Japan Geoscience Union Meeting 2015

Presentation information


Symbol S (Solid Earth Sciences) » S-SS Seismology

[S-SS32] Seismicity

Tue. May 26, 2015 6:15 PM - 7:30 PM Convention Hall (2F)

Convener:*Yoshinari Hayashi(Faculty of safety Science, Kansai University)

6:15 PM - 7:30 PM

[SSS32-P13] Precursory seismicity change of the 2013 Nantou, Taiwan earthquake sequence revealed by ETAS, PI, and Z-value methods

*Masashi KAWAMURA1, Chien-chih CHEN2, Yih-min WU3 (1.Dep. of Earth Sciences, National Taiwan Normal Univ., 2.Dep. of Earth Sciences, National Central Univ., Taiwan, 3.Dep. of Geosciences, National Taiwan Univ.)

Keywords:Seismic quiescence, The Nantou earthquake, Stress accumulation, ETAS model, Pattern informatics, ZMAP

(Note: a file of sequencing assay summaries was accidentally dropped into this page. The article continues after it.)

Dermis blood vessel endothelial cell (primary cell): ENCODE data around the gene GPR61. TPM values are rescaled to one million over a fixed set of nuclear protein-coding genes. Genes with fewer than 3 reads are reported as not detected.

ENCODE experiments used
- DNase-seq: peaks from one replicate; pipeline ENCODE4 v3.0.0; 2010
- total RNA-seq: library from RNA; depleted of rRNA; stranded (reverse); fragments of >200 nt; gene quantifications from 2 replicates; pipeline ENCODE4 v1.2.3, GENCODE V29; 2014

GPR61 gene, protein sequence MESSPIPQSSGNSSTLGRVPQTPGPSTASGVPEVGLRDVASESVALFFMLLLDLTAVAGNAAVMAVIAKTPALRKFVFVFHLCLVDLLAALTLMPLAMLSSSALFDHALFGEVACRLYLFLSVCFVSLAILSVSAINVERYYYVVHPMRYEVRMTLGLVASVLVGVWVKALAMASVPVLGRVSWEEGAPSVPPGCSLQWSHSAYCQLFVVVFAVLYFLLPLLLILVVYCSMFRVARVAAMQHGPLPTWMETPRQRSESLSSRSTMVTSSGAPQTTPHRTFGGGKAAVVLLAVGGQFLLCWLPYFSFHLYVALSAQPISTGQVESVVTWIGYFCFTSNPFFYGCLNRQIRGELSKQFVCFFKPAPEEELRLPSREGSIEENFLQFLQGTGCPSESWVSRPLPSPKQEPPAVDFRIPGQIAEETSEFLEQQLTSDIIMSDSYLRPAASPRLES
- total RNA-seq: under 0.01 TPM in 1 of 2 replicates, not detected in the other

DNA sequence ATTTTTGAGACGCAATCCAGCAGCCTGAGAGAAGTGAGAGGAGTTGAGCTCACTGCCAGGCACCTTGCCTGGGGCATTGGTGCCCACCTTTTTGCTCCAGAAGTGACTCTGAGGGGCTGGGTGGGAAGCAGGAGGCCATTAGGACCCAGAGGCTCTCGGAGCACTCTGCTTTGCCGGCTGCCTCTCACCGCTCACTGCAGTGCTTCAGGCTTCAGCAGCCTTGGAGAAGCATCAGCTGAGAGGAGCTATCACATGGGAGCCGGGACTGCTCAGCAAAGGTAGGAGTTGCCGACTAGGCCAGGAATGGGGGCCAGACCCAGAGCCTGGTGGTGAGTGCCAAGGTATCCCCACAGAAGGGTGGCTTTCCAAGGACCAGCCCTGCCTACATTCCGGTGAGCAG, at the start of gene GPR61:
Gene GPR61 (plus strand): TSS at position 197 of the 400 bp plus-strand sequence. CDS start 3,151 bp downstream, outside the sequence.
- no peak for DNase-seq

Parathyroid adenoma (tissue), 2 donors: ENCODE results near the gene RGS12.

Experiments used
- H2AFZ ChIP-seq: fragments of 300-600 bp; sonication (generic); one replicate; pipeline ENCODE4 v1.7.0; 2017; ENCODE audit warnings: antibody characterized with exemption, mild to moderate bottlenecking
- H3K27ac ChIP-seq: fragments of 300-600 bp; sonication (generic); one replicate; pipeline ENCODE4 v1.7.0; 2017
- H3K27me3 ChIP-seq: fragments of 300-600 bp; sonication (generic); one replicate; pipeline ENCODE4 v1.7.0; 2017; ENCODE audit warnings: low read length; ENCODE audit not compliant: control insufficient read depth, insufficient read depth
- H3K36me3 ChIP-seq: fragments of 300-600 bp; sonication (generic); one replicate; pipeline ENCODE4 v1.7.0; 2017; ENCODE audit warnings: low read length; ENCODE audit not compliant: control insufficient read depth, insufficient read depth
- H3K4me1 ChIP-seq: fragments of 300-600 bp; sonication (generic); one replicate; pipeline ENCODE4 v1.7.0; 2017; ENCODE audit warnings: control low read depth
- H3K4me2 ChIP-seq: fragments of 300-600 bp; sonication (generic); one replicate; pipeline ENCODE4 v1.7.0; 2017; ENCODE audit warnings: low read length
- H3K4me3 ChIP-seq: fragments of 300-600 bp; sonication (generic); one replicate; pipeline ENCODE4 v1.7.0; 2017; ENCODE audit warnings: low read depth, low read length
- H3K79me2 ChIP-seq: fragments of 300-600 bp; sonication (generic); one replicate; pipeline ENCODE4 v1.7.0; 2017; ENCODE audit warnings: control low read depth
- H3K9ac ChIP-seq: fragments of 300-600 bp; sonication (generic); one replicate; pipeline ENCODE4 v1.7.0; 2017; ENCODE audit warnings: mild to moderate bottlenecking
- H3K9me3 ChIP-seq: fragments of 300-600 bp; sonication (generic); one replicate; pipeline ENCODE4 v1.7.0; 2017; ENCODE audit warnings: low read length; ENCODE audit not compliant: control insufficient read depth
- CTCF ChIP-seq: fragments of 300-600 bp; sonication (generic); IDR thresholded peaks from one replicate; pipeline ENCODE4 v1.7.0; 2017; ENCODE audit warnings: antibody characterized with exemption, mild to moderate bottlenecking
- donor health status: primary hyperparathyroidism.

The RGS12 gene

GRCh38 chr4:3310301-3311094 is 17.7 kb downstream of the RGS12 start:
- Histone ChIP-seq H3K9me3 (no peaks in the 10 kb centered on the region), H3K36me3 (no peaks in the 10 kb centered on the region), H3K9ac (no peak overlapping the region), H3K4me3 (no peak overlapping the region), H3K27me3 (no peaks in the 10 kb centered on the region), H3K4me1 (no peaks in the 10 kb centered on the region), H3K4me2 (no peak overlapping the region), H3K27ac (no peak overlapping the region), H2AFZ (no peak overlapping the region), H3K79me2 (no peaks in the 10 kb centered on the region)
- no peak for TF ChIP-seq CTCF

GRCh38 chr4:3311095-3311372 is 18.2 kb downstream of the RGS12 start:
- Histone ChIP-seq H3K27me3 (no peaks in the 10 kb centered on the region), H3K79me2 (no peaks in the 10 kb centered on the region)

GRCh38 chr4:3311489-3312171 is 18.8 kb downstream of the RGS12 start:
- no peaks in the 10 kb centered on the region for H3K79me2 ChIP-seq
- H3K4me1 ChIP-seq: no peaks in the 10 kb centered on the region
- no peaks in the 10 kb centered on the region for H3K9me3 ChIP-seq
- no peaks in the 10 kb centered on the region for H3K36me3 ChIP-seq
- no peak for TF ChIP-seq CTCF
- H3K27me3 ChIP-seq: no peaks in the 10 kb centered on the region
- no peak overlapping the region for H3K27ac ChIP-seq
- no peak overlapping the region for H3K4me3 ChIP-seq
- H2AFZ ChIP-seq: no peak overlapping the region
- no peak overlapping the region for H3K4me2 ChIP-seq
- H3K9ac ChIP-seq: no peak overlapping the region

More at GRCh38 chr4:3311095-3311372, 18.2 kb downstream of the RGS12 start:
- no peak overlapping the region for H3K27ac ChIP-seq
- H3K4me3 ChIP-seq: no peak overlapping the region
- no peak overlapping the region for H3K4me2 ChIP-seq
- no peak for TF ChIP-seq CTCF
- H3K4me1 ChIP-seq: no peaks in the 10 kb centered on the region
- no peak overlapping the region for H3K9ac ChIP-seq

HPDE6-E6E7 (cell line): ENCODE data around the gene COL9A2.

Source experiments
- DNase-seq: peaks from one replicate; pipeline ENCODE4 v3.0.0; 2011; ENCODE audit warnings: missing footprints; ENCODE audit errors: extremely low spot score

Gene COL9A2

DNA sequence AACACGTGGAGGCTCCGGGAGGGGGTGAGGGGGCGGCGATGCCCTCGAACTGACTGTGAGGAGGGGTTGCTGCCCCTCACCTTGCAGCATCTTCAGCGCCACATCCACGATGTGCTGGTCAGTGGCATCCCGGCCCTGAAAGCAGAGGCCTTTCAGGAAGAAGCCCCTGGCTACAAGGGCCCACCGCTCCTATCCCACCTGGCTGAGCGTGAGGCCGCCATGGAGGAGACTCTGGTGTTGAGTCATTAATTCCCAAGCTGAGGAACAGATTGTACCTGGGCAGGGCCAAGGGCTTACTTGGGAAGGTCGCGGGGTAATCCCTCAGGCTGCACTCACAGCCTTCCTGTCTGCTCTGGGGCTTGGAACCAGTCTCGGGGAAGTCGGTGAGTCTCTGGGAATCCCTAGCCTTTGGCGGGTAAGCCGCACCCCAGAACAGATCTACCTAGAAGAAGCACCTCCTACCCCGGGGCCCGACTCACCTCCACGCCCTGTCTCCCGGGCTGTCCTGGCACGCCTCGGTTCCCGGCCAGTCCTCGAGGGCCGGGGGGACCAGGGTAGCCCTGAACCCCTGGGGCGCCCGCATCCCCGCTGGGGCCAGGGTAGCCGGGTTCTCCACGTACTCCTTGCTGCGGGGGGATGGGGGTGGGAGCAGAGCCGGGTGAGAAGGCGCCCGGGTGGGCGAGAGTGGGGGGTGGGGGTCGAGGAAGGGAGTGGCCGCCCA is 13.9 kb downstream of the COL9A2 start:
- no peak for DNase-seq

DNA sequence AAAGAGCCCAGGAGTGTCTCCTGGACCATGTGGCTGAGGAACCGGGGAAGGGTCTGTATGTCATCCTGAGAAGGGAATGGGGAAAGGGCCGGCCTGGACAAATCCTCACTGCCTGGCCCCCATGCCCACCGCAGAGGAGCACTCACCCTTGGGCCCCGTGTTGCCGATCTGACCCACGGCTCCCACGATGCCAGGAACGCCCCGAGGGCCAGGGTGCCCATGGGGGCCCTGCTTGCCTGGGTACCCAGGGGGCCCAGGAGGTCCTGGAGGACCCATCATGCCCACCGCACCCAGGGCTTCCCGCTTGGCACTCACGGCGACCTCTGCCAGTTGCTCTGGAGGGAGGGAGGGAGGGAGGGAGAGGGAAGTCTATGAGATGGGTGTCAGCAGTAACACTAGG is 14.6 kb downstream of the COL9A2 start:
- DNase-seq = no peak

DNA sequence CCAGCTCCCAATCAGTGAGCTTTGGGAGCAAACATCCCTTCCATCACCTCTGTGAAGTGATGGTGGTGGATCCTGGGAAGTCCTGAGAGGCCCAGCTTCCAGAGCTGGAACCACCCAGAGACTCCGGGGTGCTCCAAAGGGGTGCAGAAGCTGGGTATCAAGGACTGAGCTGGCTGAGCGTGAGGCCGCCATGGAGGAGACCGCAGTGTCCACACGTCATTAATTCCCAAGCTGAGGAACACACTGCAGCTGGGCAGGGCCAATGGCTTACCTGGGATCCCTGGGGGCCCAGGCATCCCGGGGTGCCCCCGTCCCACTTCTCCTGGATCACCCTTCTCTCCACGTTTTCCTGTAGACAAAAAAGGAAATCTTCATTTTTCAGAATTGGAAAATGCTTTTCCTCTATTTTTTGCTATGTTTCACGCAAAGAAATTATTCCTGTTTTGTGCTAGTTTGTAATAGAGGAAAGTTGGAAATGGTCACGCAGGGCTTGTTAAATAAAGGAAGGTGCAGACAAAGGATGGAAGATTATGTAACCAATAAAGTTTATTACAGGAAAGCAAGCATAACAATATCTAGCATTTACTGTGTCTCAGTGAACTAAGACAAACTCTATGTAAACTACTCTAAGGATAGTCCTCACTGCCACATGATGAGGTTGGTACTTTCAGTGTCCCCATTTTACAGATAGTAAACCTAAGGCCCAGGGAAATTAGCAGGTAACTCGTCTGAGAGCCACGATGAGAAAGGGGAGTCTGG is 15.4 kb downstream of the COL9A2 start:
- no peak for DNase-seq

ML6.2 and ML6.3 earthquakes occurred in the Nantou area of central Taiwan on Mar. 27, 2013 and June 2, 2013, respectively. Because their epicenters are close to one another, we regard the March ML6.2 and June ML6.3 earthquakes as an event sequence. To investigate precursory seismicity change of the Nantou earthquake sequence (or the March ML6.2 earthquake), we applied the Epidemic-Type Aftershock-Sequences model (ETAS model) to the earthquake catalog data of the Central Weather Bureau (CWB) covering broader Taiwan region. Application of more than one model to an earthquake catalog would be informative in elucidating the relationships between seismicity precursors and the preparatory processes of large earthquakes. Based on this motivation, we further applied two different approaches: the pattern informatics (PI) method and the ZMAP method, which is a gridding technique based on the standard deviate (Z-value) test to the same earthquake catalog data of CWB. As a result, we found that the epicenter of the 2013 ML6.2 Nantou earthquake was surrounded by three main seismic quiescence regions prior to its occurrence. The assumption that this is due to precursory slip (stress drop) on fault plane or its deeper extent of the ML6.2 Nantou earthquake is supported by previous researches based on seismicity data, geodedic data, and numerical simulations using rate- and state-dependent friction laws (Kawamura and Chen, 2013).